07/25/2006, 00.00
SOUTH KOREA – INDIA
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Seoul: Cardinal Kasper meets President Roh after ecumenism seminar

The cardinal delivered the condolences of Benedict XVI to the head of state for victims of a recent flood disaster. He said he was "hopeful" about a peaceful and near reunification of the peninsula. From India, a call to Christian unity has been "welcomed".

Seoul (AsiaNews) – Cardinal Walter Kasper, president of the Pontifical Council for Promoting Christian Unity, yesterday met the Korean president, Roh Moo-hyun, and delivered the pope's condolences for victims of floods that recently struck the country. "His Holiness Pope Benedict XVI wishes peace to Korean citizens and growth of Korean churches in Christian faith," Cardinal Kasper said.

The German cardinal said he "understood the painful division on the Korean Peninsula" and expressed "sincere hope that the country would enjoy unification in the years to come". President Roh expressed thanks "for the pope's kind words".

Cardinal Nicholas Cheong Jin-suk, the current archbishop of Seoul, and Cardinal Kim Sou-hwan, archbishop emeritus, were also at the meeting together with C. Mbang, chairperson of the World Methodist Council.

The meeting came at the end of a seminar on ecumenism that wound up on 21 July in the capital of South Korea, based on the theme: "The Search for Christian Unity: Where We Stand Today". When the event came to a close, the Methodists adhered to the Joint Declaration on Justification agreed between the Catholic Church and the Lutheran World Federation in 1999, which, in practice, eliminated the main theological element of division between Catholics and Lutherans and now the Methodists too.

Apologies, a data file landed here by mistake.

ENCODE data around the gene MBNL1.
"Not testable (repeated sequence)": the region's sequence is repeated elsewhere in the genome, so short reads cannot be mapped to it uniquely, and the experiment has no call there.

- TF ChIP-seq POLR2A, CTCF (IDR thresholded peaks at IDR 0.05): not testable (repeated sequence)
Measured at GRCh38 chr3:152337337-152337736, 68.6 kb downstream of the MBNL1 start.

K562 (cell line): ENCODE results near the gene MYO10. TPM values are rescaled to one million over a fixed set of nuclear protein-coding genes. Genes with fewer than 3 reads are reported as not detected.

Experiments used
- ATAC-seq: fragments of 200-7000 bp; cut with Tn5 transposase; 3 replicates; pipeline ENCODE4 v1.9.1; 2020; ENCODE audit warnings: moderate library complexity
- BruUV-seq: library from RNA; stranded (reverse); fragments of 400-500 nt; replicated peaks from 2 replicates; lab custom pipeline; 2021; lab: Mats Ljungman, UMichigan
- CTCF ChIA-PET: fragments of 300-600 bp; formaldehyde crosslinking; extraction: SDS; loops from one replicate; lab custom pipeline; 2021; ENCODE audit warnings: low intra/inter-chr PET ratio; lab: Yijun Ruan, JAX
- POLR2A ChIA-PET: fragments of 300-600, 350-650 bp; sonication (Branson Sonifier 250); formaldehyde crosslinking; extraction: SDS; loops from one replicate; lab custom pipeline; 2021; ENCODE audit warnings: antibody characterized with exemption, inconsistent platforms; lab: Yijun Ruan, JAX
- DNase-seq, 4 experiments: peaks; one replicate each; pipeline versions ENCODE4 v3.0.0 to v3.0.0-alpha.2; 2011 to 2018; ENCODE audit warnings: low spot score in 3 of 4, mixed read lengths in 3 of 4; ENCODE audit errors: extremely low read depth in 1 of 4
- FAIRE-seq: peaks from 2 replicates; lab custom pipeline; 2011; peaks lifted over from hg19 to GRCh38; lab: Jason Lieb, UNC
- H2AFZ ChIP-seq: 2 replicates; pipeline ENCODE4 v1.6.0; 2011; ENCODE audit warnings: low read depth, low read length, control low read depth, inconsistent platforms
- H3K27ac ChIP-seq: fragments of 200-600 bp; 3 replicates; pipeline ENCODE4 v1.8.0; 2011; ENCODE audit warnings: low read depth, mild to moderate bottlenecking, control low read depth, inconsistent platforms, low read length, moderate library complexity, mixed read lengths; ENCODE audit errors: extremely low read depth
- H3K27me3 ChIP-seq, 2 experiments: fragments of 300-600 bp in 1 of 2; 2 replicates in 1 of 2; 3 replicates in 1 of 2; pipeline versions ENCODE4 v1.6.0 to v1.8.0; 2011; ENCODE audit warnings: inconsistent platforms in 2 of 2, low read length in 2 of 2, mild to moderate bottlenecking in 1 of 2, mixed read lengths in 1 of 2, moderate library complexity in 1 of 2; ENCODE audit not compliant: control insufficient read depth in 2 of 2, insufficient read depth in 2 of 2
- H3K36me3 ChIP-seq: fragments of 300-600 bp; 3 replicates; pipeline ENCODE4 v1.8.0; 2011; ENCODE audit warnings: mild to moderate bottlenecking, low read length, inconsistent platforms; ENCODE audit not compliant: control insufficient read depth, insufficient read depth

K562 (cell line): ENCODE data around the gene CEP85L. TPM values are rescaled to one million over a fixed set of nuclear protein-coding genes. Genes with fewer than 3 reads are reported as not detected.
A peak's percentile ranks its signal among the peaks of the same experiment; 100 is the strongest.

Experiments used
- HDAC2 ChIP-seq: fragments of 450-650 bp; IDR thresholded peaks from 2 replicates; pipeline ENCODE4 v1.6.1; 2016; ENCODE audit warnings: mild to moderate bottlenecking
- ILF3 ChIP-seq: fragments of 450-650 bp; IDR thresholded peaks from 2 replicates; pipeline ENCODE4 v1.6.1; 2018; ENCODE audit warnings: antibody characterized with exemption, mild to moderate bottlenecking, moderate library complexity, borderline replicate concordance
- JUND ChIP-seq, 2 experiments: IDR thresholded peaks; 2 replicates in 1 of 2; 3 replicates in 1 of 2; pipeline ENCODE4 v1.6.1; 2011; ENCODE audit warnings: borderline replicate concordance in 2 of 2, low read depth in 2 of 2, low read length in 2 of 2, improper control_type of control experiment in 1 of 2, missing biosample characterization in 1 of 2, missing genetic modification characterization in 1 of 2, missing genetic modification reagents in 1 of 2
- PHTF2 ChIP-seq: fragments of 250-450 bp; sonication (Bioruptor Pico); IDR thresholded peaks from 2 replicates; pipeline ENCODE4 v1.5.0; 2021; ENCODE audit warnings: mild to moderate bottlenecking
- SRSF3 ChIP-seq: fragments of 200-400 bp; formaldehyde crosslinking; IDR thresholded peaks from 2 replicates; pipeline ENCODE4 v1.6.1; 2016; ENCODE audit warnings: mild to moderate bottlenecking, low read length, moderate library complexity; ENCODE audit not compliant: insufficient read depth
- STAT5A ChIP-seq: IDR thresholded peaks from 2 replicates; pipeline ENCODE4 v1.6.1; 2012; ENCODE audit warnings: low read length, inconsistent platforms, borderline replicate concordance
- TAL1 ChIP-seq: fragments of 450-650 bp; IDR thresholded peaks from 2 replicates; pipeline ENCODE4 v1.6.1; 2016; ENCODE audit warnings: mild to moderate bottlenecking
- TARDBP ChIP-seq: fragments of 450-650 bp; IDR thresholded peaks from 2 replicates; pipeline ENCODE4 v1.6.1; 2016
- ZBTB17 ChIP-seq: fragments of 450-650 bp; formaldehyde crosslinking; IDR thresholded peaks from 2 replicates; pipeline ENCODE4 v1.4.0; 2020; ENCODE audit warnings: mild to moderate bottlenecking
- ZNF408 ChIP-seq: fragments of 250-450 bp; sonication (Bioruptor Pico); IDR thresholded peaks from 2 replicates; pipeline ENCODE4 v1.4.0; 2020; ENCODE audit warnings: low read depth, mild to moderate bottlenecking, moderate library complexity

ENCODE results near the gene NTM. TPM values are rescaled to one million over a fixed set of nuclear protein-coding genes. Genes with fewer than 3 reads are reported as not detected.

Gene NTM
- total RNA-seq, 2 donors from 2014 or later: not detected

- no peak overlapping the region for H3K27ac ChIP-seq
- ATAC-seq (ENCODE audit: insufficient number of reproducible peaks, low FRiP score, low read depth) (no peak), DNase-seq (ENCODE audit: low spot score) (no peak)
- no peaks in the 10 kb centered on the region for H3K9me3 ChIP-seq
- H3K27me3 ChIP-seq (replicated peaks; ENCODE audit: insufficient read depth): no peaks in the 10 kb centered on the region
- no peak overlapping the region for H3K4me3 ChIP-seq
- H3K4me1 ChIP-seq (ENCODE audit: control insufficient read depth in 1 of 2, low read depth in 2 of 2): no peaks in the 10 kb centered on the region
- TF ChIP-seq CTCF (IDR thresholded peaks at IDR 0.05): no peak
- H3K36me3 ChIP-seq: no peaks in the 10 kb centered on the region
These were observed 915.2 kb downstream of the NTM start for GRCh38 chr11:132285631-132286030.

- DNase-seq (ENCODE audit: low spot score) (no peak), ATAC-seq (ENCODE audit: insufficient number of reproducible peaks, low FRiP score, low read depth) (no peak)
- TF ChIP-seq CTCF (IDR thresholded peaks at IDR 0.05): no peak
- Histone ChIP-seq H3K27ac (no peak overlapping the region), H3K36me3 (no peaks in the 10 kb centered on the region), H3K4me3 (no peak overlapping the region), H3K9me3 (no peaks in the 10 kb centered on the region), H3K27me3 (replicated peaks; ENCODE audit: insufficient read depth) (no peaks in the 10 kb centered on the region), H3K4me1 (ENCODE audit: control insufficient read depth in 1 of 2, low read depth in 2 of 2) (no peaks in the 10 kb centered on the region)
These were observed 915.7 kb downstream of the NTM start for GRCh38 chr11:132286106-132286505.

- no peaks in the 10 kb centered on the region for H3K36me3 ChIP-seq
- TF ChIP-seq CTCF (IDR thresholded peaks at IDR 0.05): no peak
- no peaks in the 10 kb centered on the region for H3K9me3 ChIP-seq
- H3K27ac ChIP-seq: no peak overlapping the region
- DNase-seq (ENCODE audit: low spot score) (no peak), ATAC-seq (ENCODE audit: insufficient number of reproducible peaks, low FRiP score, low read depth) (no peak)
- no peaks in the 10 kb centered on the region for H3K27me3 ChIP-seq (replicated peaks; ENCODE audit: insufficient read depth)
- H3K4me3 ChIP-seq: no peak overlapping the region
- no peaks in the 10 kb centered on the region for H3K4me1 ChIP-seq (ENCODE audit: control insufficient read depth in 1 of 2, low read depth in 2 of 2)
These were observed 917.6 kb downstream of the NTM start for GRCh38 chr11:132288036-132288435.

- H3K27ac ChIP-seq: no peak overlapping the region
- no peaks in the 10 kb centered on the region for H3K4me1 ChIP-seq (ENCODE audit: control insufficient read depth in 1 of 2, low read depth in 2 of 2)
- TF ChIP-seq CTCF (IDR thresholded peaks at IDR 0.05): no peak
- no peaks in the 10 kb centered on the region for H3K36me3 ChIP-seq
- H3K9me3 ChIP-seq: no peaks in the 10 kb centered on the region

At the end of the seminar, Fr Tom Michel, secretary of the Office of Ecumenical and Inter-religious Affairs of the Federation of Asian Bishops' Conferences, appealed to churches in Asia to consider joining the National Council of Churches (NCC) in their respective countries so as "to promote Christian unity".

From India, D.K. Sahu, secretary-general of the local NCCI – which coordinates Protestant and Orthodox Churches – told our correspondent: "India is many steps ahead in this and is a leading country in the ecumenism sector. We already have a National United Christian Forum comprising the Catholic Bishops' Conference of India, the Evangelical Fellowship of India and the NCCI. We also have a working committee that meets quarterly, and we have taken a joint stand on many issues. The Dalit Christian issue, for example, is one matter we are addressing together."

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